Last month we caught up with Dario Floreano, the head of the Laboratory of Intelligent Systems at the Ecole Polytechnique Fédérale de Lausanne (EPFL) in Switzerland. Here we continue our discussion, covering acoustic sensing, multi-drone operations and more. Missed Part 1? Check it out here.

by and   -   December 22, 2015

As head of the Laboratory of Intelligent Systems at the Ecole Polytechnique Fédérale de Lausanne (EPFL) in Switzerland, Dario Floreano knows a thing or two about flying robots. In the first segment of a two-part conversation, Waypoint caught up with Floreano to discuss his team’s drone research, the potential applications of such innovations, and more.

For those with extreme mobility problems, such as paralysis following spinal cord injury or neurological disease, telepresence can greatly help to offset social isolation. However, controlling a mobile telepresence device through obstacles like doorways can be difficult when fine motor skills have been compromised. Researchers from CNBI, EPFL and NCCR Robotics this week published a cunning solution that uses brain-computer interfaces (BCIs) to enable patients to share control with the robot, making it far easier to navigate.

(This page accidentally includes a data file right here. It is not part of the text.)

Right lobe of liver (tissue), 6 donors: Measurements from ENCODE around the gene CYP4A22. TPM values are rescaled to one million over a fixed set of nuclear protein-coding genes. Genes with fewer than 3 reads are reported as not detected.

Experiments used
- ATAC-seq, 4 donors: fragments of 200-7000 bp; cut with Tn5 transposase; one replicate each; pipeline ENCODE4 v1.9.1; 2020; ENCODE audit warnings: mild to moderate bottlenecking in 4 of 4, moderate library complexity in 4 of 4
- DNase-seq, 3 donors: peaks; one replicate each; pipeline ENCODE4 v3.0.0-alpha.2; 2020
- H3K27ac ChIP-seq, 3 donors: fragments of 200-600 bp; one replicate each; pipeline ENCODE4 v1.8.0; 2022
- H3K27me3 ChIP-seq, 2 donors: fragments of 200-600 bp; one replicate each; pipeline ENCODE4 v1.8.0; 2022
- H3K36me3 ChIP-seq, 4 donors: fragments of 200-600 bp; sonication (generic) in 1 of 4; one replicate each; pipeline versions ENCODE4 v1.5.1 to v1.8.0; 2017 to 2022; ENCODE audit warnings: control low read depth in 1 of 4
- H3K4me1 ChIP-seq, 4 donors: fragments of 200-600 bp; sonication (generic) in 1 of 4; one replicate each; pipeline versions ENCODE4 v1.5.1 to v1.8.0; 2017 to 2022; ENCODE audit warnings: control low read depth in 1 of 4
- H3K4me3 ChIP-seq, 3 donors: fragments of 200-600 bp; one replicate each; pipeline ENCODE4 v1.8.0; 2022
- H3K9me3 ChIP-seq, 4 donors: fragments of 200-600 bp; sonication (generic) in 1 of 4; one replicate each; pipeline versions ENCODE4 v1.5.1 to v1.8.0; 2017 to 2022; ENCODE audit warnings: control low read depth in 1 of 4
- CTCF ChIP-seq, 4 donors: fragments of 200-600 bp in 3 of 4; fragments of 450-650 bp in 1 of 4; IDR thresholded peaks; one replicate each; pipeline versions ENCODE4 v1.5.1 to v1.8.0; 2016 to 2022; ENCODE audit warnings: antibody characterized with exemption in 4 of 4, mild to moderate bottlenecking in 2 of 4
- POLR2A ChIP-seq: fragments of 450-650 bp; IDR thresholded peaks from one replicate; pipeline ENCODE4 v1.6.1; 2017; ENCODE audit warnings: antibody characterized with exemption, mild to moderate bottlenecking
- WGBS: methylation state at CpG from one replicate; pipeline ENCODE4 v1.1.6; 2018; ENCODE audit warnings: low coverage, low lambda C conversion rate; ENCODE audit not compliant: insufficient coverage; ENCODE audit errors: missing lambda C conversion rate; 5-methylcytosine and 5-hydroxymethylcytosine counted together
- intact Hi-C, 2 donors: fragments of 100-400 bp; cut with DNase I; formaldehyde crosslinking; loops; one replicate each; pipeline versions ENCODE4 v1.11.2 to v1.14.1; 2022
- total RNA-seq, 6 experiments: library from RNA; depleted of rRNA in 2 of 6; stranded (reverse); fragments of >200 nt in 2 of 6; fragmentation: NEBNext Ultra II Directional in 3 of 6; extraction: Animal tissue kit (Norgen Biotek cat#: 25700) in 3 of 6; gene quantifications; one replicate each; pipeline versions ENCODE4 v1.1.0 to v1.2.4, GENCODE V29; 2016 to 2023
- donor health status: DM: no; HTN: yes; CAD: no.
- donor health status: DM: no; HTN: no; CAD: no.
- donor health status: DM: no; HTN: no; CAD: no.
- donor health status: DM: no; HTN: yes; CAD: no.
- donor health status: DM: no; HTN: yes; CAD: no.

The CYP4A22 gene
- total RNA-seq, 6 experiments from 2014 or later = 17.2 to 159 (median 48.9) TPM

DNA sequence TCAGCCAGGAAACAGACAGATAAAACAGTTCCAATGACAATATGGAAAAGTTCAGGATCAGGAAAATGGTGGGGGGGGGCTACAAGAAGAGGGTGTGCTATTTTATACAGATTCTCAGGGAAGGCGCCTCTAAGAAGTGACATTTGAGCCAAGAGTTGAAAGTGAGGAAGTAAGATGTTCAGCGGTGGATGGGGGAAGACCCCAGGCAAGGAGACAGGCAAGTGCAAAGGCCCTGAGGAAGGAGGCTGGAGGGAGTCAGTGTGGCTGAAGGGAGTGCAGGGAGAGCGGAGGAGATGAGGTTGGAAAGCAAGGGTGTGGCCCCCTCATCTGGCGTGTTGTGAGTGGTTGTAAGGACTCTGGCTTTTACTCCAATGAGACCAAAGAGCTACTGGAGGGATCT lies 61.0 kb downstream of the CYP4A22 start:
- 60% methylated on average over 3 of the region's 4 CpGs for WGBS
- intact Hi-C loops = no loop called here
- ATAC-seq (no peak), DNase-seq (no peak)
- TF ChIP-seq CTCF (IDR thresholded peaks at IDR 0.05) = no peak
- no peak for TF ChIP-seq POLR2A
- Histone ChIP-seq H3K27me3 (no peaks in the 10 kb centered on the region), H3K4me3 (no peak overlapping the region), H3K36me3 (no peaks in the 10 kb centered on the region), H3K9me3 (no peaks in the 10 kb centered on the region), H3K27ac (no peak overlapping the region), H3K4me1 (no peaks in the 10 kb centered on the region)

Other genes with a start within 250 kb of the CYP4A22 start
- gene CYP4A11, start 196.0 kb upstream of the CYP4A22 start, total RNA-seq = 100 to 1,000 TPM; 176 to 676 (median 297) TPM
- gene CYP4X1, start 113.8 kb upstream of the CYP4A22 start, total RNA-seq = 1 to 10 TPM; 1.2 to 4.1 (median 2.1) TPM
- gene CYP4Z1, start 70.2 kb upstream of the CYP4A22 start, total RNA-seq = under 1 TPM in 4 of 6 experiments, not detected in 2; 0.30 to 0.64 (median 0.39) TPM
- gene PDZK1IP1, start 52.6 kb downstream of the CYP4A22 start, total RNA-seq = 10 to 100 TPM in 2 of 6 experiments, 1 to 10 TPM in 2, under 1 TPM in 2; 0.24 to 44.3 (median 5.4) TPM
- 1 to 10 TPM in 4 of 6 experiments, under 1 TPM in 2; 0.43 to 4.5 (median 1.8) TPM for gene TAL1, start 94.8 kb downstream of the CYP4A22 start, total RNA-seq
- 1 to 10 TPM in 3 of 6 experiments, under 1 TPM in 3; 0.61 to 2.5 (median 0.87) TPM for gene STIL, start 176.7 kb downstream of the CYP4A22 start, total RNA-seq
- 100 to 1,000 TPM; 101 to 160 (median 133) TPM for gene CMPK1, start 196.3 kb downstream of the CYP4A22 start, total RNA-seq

Quad in both operation and folded positions
The foldable quadrotor is small enough to fit in a hand (Photo: LIS, EPFL, NCCR Robotics).

The use of robots to find victims after natural disasters is fast becoming commonplace, with well documented cases where robots have been sent into areas too dangerous for rescue workers.  While the issues surrounding robustness, control and autonomy are frequently cited as key areas for research, a  team from LIS, EPFL and NCCR Robotics is working on another important aspect, how to make flying robots easily transportable and quick to deploy.

Sensory-Motor Tissues for Soft Robots
Sensory-Motor Tissues for Soft Robots

In this video, PhD student at LIS, EPFL and NCCR Robotics Jun Shintake explains his project “Sensory-Motor tissues for Soft Robots”.

Ground-Air Collaboration
Ground-Air collaboration between robots (Photo: RPG and Alain Herzog).